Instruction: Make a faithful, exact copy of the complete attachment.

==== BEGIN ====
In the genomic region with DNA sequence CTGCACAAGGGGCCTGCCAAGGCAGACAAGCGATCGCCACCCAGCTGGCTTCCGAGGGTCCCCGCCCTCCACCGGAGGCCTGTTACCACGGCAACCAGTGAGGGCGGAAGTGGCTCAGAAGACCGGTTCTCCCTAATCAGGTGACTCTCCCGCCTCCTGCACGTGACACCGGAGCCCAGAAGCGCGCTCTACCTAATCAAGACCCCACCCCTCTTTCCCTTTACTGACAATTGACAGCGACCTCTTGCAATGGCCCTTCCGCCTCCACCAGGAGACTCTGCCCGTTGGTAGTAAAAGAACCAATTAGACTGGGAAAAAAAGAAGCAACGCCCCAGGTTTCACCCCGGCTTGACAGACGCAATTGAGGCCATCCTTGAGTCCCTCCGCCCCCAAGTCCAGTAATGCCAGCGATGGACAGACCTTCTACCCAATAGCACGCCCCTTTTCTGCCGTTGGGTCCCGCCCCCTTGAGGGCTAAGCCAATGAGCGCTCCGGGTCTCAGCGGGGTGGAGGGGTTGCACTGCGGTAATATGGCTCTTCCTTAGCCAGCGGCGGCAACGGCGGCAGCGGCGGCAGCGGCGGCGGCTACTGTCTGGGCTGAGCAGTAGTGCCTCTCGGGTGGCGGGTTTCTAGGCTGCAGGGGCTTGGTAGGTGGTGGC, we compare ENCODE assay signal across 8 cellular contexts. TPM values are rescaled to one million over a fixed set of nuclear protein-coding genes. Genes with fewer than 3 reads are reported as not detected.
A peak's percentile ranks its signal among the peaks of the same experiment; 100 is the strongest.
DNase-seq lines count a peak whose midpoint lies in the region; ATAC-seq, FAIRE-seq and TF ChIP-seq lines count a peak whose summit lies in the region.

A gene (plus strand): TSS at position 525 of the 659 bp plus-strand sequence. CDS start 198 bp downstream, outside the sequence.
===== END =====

In the genomic region with DNA sequence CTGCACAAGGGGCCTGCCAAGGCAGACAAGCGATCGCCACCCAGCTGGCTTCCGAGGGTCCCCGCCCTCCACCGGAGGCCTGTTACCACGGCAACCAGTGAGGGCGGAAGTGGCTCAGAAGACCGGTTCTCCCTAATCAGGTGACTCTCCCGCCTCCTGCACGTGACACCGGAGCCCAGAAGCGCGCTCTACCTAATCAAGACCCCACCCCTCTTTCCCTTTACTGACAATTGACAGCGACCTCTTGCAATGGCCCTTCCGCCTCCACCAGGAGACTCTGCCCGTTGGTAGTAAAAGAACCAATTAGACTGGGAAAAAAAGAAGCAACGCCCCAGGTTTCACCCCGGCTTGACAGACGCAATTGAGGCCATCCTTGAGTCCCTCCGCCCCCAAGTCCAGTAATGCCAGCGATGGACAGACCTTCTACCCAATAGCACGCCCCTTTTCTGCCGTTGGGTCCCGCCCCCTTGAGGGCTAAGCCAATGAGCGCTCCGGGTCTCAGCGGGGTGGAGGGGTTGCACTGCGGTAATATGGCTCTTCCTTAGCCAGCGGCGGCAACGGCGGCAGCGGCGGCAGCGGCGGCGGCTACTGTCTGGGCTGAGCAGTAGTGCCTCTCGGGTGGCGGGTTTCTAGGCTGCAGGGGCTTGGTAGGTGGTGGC, we compare ENCODE assay signal across 8 cellular contexts. TPM values are rescaled to one million over a fixed set of nuclear protein-coding genes. Genes with fewer than 3 reads are reported as not detected.
A peak's percentile ranks its signal among the peaks of the same experiment; 100 is the strongest.
DNase-seq lines count a peak whose midpoint lies in the region; ATAC-seq, FAIRE-seq and TF ChIP-seq lines count a peak whose summit lies in the region.

A gene (plus strand): TSS at position 525 of the 659 bp plus-strand sequence. CDS start 198 bp downstream, outside the sequence.